Lurie entered Baltimore’s Johns Hopkins University. He captained its soccer and tennis teams and was president of its pre-med fraternity. He majored in biology and took graduate courses in genetics. Much of his time was spent in Hopkins biology labs, where he learned precision and the importance of choosing meaningful controls to experiments. He spent his summers at the Johns Hopkins Hospital, assisting researchers in genetics and biochemistry. He graduated with honors and was chosen for Phi Beta Kappa.
He then entered Harvard Medical School. After his sophomore year, he interrupting his studies to do a Harvard Sophomorial Fellowship at the Pasteur Institute in Paris. There, in addition to lab research, he attended seminars led by four Nobel Prize winners: Watson and Crick, discoverers of the structure of DNA, and Monod and Jacob, discoverers of mRNA.
He returned to Harvard Med, graduating with honors and winning the Reznick Prize for Research for his work at Pasteur.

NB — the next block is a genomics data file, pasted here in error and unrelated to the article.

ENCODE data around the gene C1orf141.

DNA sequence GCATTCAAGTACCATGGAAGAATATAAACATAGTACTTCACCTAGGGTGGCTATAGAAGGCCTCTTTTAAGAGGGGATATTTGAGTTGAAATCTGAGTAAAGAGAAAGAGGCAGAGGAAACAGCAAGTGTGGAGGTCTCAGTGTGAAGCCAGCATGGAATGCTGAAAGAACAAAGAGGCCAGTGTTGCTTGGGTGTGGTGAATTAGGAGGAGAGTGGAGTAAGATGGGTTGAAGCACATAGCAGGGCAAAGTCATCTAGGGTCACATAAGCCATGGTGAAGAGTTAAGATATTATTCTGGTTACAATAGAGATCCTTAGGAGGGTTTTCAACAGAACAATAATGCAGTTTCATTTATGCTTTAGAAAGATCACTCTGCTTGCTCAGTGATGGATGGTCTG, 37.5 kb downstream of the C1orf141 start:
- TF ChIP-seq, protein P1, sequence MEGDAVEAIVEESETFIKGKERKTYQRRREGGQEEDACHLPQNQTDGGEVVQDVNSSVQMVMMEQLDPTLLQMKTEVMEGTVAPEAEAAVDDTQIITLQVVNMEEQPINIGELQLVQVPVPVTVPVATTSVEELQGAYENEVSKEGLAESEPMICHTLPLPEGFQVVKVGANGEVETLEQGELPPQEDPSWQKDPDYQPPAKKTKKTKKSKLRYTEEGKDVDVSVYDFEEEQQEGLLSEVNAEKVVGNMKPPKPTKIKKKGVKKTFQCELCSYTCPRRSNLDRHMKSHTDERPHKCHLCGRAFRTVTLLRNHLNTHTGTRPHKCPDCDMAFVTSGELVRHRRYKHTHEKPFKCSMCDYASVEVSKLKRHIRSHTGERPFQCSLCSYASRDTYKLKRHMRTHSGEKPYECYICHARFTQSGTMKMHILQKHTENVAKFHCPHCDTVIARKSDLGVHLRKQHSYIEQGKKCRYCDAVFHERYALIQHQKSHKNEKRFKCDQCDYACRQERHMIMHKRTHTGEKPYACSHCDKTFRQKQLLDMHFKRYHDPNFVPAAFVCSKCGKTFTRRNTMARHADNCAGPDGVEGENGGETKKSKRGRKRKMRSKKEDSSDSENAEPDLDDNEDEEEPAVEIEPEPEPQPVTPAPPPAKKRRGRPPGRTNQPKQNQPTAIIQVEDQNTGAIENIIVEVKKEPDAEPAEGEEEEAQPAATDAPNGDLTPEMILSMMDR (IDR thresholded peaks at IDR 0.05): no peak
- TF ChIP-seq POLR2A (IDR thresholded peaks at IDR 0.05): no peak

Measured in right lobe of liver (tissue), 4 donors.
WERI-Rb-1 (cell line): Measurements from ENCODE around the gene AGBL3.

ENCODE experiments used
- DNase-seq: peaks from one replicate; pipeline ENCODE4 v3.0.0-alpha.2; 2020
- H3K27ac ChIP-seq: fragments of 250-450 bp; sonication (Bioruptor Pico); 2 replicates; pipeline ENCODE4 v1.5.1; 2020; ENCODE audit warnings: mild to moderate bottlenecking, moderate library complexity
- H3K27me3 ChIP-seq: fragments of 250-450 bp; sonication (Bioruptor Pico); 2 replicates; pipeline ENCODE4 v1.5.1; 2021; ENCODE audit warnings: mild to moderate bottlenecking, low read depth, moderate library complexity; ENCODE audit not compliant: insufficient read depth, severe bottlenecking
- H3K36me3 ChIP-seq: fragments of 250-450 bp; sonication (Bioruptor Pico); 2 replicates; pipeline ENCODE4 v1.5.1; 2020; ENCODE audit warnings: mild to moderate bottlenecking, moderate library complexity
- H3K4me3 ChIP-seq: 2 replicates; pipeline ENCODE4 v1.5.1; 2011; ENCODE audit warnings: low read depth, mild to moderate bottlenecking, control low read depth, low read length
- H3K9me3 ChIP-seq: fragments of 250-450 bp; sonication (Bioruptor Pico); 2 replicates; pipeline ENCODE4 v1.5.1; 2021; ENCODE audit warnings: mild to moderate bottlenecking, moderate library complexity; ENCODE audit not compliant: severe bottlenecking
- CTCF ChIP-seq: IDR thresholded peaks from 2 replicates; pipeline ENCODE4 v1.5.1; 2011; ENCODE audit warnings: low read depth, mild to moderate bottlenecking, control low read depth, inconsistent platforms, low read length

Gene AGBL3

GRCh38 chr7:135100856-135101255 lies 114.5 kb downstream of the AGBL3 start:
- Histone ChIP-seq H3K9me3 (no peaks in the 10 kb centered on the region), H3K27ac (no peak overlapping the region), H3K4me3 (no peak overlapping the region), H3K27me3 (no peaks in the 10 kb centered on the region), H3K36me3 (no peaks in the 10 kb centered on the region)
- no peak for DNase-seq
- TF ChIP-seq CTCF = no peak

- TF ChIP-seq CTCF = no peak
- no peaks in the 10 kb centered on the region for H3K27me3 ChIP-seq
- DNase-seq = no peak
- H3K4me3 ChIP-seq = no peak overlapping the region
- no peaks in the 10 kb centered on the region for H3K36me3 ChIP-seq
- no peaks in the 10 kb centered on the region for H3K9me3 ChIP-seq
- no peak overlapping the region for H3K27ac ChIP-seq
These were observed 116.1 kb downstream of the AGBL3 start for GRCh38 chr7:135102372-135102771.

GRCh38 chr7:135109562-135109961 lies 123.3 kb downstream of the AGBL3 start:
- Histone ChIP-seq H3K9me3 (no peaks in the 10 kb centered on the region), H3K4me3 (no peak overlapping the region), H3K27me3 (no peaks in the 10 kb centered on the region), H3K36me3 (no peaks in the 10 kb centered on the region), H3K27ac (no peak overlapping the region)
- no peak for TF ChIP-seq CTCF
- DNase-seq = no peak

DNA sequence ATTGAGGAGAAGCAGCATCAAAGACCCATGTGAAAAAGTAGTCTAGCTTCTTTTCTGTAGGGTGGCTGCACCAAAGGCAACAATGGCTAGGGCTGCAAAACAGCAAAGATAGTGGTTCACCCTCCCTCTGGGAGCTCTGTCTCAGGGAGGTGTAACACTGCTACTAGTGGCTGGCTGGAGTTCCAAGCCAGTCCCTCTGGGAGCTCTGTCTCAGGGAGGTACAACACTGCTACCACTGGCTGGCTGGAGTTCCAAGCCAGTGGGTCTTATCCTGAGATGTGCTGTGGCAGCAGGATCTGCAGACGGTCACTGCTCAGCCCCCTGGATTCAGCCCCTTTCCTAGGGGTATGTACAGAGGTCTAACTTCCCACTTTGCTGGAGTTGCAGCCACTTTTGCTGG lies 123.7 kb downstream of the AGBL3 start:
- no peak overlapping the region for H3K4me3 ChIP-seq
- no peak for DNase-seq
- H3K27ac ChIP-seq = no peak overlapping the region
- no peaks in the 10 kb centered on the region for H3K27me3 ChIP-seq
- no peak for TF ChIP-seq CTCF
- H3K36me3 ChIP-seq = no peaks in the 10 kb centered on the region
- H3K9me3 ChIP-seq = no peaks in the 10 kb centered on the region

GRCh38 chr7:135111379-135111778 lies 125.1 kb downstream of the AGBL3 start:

Thereafter, he interned in surgery at the Brigham and Women’s Hospital in Boston. Following that, he entered the U.S. Public Service in Bethesda, Maryland, where he was a research fellow at the NIH. He also volunteered in an evening clinic in downtown Washington, D.C.
He returned to Boston to the emerging field of Emergency Medicine, where he treated a variety of physical and psychiatric patients. However, wanting to concentrate in one human system in depth, he chose his favorite subject from medical school, psychiatry, and entered a residency at McLean Hospital.